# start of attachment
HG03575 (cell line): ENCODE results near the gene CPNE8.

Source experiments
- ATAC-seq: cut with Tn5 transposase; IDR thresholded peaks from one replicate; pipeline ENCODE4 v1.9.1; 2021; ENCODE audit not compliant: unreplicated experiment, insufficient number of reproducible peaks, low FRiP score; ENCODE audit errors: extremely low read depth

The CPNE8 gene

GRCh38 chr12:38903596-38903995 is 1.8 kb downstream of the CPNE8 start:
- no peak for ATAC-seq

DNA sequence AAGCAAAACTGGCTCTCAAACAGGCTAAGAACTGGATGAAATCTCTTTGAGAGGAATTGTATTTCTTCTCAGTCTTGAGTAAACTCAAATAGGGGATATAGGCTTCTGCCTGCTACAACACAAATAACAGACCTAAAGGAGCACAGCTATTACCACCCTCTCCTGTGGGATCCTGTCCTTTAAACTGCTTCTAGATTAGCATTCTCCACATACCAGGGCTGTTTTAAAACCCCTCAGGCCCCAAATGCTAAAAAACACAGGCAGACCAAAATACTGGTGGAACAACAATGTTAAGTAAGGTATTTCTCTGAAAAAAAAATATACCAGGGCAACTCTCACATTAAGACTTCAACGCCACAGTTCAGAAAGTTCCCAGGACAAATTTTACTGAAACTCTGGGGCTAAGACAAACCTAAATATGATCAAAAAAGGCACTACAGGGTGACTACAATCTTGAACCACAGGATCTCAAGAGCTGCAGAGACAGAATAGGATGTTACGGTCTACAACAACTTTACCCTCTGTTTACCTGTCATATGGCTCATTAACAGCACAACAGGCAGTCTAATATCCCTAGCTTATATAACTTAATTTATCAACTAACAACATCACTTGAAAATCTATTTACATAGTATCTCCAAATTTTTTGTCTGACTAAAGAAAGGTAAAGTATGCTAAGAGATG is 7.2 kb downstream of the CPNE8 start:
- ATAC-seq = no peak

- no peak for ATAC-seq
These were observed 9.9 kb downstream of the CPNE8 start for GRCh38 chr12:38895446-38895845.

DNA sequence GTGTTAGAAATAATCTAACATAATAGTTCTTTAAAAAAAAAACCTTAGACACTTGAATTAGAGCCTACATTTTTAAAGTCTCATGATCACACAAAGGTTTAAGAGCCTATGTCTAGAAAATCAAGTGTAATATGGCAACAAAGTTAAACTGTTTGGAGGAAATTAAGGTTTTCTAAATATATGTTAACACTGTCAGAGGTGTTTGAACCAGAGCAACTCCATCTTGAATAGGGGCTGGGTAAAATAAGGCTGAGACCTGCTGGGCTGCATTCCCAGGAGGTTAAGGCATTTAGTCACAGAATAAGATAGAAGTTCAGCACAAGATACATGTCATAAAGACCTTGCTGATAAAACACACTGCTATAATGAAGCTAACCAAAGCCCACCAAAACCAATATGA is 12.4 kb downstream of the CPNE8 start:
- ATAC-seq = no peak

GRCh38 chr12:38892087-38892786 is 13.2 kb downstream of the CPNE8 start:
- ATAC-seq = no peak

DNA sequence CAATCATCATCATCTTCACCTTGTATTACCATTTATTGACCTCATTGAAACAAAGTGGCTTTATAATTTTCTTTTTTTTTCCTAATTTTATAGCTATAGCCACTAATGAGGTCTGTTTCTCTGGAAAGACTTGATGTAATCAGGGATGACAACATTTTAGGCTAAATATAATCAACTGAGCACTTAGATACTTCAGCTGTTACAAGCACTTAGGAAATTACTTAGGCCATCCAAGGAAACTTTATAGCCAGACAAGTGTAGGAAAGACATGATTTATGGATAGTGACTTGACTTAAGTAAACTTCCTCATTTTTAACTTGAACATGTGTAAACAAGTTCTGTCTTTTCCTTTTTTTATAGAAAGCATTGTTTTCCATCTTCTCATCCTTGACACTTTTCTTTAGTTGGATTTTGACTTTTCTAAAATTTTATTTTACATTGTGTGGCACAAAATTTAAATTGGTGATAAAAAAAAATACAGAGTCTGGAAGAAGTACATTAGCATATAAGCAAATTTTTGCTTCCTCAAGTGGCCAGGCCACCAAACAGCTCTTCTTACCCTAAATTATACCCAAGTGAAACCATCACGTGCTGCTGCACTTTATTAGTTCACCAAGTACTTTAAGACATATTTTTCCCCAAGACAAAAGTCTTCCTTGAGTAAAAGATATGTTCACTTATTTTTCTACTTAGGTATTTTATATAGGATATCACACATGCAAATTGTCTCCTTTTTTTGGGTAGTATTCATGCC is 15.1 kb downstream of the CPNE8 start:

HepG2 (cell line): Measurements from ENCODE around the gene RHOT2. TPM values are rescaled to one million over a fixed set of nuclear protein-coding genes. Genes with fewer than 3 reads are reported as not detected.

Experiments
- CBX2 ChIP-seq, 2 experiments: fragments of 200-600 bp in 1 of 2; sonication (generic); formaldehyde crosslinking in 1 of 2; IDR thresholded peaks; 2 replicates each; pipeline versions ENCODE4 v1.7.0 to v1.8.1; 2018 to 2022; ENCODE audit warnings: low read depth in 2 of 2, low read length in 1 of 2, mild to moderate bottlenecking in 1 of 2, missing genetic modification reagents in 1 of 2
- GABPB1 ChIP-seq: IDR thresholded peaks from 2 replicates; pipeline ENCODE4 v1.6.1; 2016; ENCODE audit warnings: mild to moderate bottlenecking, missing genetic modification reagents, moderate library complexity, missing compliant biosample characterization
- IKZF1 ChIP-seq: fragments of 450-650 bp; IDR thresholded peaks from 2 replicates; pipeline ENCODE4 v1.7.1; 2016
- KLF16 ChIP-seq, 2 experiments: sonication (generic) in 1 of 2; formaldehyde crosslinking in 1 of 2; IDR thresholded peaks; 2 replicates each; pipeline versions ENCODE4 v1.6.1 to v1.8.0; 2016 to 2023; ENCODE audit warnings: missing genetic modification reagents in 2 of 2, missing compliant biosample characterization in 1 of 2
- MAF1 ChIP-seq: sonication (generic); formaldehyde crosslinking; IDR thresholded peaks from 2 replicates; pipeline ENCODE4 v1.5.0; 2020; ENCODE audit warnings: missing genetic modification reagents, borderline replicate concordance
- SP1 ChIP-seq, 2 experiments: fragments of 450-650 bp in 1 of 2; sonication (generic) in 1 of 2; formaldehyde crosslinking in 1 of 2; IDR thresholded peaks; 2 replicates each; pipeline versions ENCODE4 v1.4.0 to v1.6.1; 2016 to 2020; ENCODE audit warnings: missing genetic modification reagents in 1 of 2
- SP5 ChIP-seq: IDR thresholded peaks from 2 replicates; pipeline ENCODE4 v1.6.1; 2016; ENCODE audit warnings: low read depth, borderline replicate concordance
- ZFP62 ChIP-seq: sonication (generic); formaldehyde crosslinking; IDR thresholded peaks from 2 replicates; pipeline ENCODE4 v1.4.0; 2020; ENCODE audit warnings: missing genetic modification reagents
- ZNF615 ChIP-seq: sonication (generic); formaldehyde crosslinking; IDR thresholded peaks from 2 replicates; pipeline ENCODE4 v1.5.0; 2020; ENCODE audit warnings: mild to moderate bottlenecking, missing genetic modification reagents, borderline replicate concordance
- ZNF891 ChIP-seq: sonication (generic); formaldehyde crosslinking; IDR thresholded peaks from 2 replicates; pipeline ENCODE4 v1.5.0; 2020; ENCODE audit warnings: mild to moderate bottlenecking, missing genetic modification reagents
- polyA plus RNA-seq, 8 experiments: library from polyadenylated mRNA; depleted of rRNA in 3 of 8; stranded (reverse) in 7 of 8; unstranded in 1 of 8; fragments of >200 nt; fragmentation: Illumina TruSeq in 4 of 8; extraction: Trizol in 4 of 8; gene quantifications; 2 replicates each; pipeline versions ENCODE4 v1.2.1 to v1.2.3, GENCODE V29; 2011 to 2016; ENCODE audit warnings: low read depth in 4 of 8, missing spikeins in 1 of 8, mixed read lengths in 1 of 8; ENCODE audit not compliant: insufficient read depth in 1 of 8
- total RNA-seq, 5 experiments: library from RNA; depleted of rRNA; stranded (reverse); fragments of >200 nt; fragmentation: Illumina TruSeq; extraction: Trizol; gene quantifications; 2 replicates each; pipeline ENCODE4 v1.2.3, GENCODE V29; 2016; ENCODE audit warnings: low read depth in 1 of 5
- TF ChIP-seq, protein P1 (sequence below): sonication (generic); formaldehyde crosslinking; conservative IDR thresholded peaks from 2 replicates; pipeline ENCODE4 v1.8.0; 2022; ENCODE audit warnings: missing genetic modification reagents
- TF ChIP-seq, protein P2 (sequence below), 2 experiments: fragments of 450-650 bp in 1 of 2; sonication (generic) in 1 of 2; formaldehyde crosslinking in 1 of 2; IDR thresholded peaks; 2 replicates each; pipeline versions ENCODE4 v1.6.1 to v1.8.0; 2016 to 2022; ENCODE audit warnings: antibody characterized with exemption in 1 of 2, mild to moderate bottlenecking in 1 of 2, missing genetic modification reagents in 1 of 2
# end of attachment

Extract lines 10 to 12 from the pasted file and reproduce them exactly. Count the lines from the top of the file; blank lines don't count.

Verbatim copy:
These were observed 9.9 kb downstream of the CPNE8 start for GRCh38 chr12:38895446-38895845.

DNA sequence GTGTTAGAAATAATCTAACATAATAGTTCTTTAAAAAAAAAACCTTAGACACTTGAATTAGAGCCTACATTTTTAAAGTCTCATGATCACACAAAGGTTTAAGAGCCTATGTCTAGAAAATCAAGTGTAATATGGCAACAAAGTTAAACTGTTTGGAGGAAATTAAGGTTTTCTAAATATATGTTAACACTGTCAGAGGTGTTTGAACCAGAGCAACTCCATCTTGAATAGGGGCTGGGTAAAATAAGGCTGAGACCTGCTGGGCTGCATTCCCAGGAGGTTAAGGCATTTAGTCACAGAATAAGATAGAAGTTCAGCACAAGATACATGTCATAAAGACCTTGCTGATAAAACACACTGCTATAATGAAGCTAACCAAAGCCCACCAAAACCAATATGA is 12.4 kb downstream of the CPNE8 start:
- ATAC-seq = no peak